Sacred hearts, stereos, JFK and ashtrays: 22 relics of Irish homes past
Conor Pope remembers when hallways had telephone tables and beds had blankets?
At one point your typical Irish home featured a bulky stereo systems, ashtrays galore, VHS cassettes and a budgie. Illustration: Paul Scott
There is a wonderful museum on Henrietta Street in Dublin 1 which is dedicated to the slums and the tenements of Dublin in the rare auld times. Many of the rooms in the museum are sparsely furnished but there is one, towards the end of the tour, that is full of things from times past – many of them were actually found in one of the last residences on the street.
The shelves are stacked with books of Green Shield Stamps, little plastic Virgin Mary-shaped bottles of holy water, Sunlight soap, Omo and all manner of other things that used to be omnipresent in Irish homes but have now all but entirely disappeared. The tour prompted us to recall some of the other things everyone used to have which have largely vanished from the homes of the 21st century.
1. Address books
These used to sit beside phones which used to sit in the same place all the time – although the fanciest of houses had more than one phone. Some address books – the high-end ones – even had a natty spring mechanism which allowed users to fiddle with a dial in order to pop the book open on exactly the right page on which the telephone number needed would be written down. Written with an actual pen, that is. Hilarious, right? Does anyone write numbers down anymore? Does anyone go to the bother of actually remembering even their nearest and dearest’s number? Sure why bother when your phone can do all the work and store what you need in the cloud where you can always retrieve it even if you lose your phone. Unless of course the cloud crashes.
There are obviously ashtrays to be found in some homes still but they are dying out along with those who use them and they are nowhere near as prevalent as they were in the 1970s. That was when virtually every home had at least one and most had several in all shapes and size. They were needed mind you because back then people would just light up wherever they found themselves without so much asking those who lived in the home if it was okay.
3. Budgies and bird cages
Was there a granny in Ireland 30 years ago who didn’t have a budgie? The cages, lined with yellowing copies of the Irish Press, birdseed and bird droppings, were to be found in homes all over the country and they all smelled as lovely as you would imagine.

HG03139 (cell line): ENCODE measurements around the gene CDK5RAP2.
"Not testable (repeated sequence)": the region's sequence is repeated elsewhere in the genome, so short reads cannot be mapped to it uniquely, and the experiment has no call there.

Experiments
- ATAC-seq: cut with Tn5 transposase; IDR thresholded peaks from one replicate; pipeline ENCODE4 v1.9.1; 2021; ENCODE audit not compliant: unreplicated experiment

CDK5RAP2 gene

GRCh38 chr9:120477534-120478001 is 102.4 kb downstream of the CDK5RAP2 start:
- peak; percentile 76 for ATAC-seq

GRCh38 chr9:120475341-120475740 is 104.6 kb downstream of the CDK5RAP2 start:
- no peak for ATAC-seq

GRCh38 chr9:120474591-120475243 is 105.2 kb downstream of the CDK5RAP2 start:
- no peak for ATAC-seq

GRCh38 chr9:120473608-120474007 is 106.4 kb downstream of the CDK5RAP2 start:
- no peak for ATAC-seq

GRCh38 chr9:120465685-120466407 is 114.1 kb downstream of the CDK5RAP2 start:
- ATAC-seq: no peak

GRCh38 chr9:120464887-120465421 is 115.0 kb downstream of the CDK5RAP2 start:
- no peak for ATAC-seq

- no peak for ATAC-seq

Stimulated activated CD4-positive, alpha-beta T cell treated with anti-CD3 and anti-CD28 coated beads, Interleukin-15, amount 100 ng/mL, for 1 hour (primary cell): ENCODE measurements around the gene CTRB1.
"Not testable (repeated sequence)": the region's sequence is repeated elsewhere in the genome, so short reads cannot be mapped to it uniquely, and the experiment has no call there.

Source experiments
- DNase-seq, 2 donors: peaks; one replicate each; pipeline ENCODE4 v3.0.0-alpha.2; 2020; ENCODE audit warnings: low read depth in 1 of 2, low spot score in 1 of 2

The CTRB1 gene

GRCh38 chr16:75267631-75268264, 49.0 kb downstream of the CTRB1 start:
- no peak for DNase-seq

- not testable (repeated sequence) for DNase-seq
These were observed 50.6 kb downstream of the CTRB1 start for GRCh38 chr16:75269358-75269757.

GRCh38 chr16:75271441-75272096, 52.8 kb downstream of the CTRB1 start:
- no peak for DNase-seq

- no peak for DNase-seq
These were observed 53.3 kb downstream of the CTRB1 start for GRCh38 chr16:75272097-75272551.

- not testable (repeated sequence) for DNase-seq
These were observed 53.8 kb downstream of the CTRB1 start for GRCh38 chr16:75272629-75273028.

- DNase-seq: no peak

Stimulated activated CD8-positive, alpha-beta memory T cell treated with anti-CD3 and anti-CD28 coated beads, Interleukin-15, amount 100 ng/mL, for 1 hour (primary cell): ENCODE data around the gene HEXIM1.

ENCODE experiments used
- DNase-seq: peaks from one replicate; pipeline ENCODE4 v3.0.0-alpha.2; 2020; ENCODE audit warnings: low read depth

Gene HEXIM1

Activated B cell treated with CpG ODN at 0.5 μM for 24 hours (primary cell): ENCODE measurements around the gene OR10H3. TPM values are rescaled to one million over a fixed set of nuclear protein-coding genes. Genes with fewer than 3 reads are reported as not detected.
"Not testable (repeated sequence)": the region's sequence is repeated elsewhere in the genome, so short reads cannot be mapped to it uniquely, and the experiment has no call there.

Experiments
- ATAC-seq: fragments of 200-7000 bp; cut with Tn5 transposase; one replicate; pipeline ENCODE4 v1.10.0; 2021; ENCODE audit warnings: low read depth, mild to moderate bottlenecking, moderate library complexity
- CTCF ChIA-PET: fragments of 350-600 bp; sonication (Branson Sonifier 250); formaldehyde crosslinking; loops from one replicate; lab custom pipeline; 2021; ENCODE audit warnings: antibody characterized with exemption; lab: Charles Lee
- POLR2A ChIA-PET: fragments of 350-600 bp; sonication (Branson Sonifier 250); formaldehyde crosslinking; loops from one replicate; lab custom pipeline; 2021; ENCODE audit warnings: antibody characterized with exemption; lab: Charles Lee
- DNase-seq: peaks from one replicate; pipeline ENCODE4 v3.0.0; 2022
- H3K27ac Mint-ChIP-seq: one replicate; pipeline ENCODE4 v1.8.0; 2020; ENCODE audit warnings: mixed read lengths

“The question is, can you improve upon something as highly evolved and well-suited to its task as the book? And if so, how?” asked Amazon. com’s chief executive Jeff Bezos in 2007. He then set about answering his own question with the Kindle. People do still buy books – and lots of them – but bookshelves are not as prominent in many homes as they once were.
Remember them? They were great weren’t they? Remember when we could go into our homes, close the door and leave the outside world behind. That is impossible now as constant access to emails and the incessant whirr of the social media merry-go-round has us constantly on display.
If you show somebody a picture of a pencil and a cassette and they have no idea what they are looking at you know they never experienced the joy of making or getting mix tapes or listening in horror as their mix tapes got swallowed by dodgy cassette players. Building a Spotify playlist doesn’t have the same allure.
7. CB radio
The trucker technology briefly – very briefly – became mainstream in the late 1970s as a form of crackly and faceless social media. Hit songs were written about the CB radio as folk took to their bedrooms to chat to other like-minded souls over static-heavy radios using all sorts of ridiculous jargon like breaker breaker and 10-4 and . . . um, that’s all we know. There are still enthusiasts out there but in a world of instant messaging and selfies, its time has passed for most people.
8. Drains rods
There was time when the only option available to people if and when their pipes clogged with unpleasantness was to get out the wooden rods and clear the blockages themselves. Nowadays people are a whole lot more likely to call a man (it is mostly men) to do the dirty work.
There are not many people in the modern world who have the time or the inclination to decant any class of alcohol into a heavy crystal receptacle. And why would they bother when they can just pour it straight from the bottle into a glass and then into their mouths?
The country went mad for decking back in the day. It couldn’t get it put in fast enough. And for about 20 minutes after it was installed, it looked lovely in many people’s gardens. But then we all realised that decking needed serious maintaining – what with it being wood and the Irish weather and everything. Much of the decking that was put in at great expense during the boom years has now been pulled out also at great expense. Much of the rest of it is now just falling apart.